While it’s fun to watch Jennifer Garner return to her action roots, the brute-force haymaker that is “Peppermint” is a far cry from the sophisticated thrills of “Alias.” Rating: 1.5 stars out of 4.

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Movie review

How to revive a movie star’s flagging career? Take up guns, obviously. Following in the time-honored tradition of “Taken,” “John Wick,” “Atomic Blonde” and “Death Wish,” Jennifer Garner arms up in the vigilante-mom action thriller “Peppermint.” That’s both literally and figuratively, as Garner sports some seriously sinewy shoulders — Garner’s guns come in both the semi-automatic and bicep variety.

But while it’s fun to watch Garner return to her action roots, the brute-force haymaker that is “Peppermint” is a far cry from the sophisticated thrills of “Alias.”

What distinguishes “Peppermint” from every other vigilante shoot-’em-up is this time our hero is a mom. Garner plays Riley North, a lower-middle-class Los Angeles bank teller with a family struggling to make ends meet. Her husband, Chris (Jeff Hephner), a mechanic, entertains the idea of driving the getaway vehicle in the robbery of a powerful drug dealer, Diego Garcia (Juan Pablo Raba), which earns a hit on his name. Chris and their daughter, Carly (Cailey Fleming), are gunned down in front of Riley, at a Christmas carnival no less. When the thugs walk, thanks to a corrupt judge and lawyer, she disappears, only to pop up five years later. Those who wronged her start turning up dead, too.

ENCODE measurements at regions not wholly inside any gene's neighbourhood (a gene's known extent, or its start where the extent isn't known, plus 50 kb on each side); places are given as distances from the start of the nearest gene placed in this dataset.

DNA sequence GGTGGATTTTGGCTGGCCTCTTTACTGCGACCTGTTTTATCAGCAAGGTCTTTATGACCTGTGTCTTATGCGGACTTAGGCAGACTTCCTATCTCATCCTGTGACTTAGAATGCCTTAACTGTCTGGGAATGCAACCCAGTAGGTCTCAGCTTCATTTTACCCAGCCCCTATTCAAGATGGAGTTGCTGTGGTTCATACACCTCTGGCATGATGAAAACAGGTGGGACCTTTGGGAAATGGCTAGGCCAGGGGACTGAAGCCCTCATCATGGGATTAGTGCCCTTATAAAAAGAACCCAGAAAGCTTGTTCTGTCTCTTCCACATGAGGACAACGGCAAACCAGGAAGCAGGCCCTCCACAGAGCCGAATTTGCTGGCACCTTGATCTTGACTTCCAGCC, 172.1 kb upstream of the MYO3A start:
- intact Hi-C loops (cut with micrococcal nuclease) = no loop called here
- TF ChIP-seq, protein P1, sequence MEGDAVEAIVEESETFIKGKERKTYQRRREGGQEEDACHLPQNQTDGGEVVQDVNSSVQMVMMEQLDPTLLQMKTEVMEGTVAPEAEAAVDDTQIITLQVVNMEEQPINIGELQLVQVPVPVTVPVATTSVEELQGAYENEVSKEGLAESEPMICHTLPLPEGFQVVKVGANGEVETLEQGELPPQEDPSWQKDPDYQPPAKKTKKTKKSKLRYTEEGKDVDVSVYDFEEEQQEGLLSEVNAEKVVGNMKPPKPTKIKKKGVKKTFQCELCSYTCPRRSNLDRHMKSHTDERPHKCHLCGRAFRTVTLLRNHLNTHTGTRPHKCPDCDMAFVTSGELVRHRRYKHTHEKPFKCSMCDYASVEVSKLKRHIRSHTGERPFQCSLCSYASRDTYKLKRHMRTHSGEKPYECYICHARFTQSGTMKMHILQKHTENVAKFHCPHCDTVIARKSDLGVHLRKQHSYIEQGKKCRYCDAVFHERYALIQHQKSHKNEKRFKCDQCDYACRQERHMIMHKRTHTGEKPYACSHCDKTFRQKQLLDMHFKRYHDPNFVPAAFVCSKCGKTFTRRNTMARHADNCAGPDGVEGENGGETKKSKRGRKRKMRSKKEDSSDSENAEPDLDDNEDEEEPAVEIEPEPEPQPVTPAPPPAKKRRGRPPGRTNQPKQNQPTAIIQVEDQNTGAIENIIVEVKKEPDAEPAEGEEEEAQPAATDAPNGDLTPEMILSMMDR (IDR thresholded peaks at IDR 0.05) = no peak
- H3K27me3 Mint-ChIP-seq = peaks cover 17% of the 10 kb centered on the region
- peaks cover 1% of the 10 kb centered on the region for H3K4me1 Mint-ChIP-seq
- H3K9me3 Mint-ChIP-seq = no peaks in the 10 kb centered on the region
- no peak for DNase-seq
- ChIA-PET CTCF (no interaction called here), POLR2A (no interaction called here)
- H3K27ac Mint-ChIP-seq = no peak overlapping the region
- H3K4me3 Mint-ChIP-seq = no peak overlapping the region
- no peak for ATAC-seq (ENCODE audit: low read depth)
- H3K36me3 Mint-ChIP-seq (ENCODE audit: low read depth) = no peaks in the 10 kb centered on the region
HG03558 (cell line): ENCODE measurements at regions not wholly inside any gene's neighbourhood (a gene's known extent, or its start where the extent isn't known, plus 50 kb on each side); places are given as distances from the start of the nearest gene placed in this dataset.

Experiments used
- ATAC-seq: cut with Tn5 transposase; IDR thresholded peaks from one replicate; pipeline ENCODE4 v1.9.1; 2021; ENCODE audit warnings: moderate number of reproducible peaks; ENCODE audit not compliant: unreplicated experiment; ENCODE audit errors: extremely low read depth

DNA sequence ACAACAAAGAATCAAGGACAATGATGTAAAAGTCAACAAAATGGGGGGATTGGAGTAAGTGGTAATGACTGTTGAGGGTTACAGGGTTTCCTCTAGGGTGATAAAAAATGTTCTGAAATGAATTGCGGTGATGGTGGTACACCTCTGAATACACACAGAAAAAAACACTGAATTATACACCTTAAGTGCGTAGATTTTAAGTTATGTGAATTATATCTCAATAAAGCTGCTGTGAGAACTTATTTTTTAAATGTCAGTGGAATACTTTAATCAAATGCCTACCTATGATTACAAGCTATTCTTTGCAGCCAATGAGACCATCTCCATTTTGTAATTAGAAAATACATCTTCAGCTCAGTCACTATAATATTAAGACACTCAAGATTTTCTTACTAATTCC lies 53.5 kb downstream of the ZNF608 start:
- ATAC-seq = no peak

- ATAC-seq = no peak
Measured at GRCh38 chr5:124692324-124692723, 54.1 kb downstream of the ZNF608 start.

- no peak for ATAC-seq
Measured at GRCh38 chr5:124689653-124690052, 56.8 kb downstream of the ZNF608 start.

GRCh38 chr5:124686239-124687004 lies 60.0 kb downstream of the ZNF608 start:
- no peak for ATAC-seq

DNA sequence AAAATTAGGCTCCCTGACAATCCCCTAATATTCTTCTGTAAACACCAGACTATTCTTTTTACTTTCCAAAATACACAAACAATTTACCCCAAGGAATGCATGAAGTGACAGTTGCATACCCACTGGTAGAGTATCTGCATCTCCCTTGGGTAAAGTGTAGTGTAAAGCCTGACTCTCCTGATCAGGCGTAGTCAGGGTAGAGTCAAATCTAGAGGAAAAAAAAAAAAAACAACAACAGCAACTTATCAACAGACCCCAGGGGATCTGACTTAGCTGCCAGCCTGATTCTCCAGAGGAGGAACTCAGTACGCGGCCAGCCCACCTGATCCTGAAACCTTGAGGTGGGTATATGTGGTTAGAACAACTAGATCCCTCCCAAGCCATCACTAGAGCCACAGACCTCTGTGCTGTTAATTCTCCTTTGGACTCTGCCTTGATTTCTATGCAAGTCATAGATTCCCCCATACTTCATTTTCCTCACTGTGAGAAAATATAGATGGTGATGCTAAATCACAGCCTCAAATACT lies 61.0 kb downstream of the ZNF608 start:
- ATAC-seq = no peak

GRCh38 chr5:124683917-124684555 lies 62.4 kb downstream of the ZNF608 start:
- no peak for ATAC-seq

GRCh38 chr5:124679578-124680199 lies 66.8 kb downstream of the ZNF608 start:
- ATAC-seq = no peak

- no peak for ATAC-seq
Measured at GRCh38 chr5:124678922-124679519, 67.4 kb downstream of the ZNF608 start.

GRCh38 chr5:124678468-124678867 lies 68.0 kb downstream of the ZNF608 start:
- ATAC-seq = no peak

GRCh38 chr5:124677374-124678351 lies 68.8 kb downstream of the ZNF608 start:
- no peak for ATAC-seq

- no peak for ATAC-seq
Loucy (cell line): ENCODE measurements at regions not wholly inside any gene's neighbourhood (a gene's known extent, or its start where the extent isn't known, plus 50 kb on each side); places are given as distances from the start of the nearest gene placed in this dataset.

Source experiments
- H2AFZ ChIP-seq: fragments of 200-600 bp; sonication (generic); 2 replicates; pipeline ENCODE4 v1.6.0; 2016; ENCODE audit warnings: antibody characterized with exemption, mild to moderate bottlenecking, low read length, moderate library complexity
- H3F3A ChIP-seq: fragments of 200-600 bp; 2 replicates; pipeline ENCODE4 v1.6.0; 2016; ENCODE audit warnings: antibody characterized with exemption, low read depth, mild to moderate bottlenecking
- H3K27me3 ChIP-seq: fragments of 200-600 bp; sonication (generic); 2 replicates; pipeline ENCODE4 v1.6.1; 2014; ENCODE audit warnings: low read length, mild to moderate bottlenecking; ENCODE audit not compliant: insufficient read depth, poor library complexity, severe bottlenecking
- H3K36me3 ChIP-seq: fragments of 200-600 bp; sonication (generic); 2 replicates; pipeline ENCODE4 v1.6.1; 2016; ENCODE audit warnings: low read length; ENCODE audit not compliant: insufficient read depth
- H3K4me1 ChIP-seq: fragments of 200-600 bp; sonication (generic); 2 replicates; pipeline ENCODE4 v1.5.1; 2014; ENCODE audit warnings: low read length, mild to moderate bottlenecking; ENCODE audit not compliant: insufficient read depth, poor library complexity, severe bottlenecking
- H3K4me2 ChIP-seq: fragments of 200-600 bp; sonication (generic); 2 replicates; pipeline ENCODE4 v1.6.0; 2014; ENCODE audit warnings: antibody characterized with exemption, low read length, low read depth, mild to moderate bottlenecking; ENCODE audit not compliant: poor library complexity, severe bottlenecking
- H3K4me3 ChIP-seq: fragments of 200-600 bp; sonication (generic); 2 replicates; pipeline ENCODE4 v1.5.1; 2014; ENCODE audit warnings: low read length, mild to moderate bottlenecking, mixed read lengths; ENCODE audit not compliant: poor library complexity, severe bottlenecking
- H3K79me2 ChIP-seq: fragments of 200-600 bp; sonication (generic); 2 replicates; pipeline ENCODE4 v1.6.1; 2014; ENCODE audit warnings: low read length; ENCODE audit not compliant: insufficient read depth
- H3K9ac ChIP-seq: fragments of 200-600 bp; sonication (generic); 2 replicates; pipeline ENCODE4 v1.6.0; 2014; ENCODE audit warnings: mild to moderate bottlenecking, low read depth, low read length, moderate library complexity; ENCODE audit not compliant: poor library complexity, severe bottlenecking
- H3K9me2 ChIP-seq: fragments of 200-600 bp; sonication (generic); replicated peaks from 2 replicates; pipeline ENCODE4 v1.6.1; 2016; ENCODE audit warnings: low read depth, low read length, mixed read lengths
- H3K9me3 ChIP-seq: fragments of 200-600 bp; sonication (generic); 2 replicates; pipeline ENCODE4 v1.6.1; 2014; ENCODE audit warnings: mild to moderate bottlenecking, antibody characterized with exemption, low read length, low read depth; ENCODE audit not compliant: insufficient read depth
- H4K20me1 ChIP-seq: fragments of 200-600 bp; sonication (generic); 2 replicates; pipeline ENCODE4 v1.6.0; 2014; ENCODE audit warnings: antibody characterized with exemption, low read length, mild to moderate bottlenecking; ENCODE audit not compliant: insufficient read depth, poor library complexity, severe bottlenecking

In “Peppermint,” Riley takes up the tools of the oppressors to enact her revenge, methodically stalking everyone who denied her justice while working her way to Garcia. But is it empowering? Hardly. There is some small satisfaction in watching her torture the judge. But mostly you wonder, why stoop to their level?

“Peppermint” exists in a realistically diverse Los Angeles, but it relies on tired, xenophobic gang stereotypes as fodder for Riley’s murderous maternal rage. Hollywood made some important strides in representation this year, but in that regard, “Peppermint” feels like a relic from another era.

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★½ “Peppermint,” with Jennifer Garner, Juan Pablo Raba, Jeff Hephner, Cailey Fleming. Directed by Pierre Morel, from a screenplay by . 102 minutes. Rated R for strong violence and language throughout. Opens Sept. 7 at multiple theaters.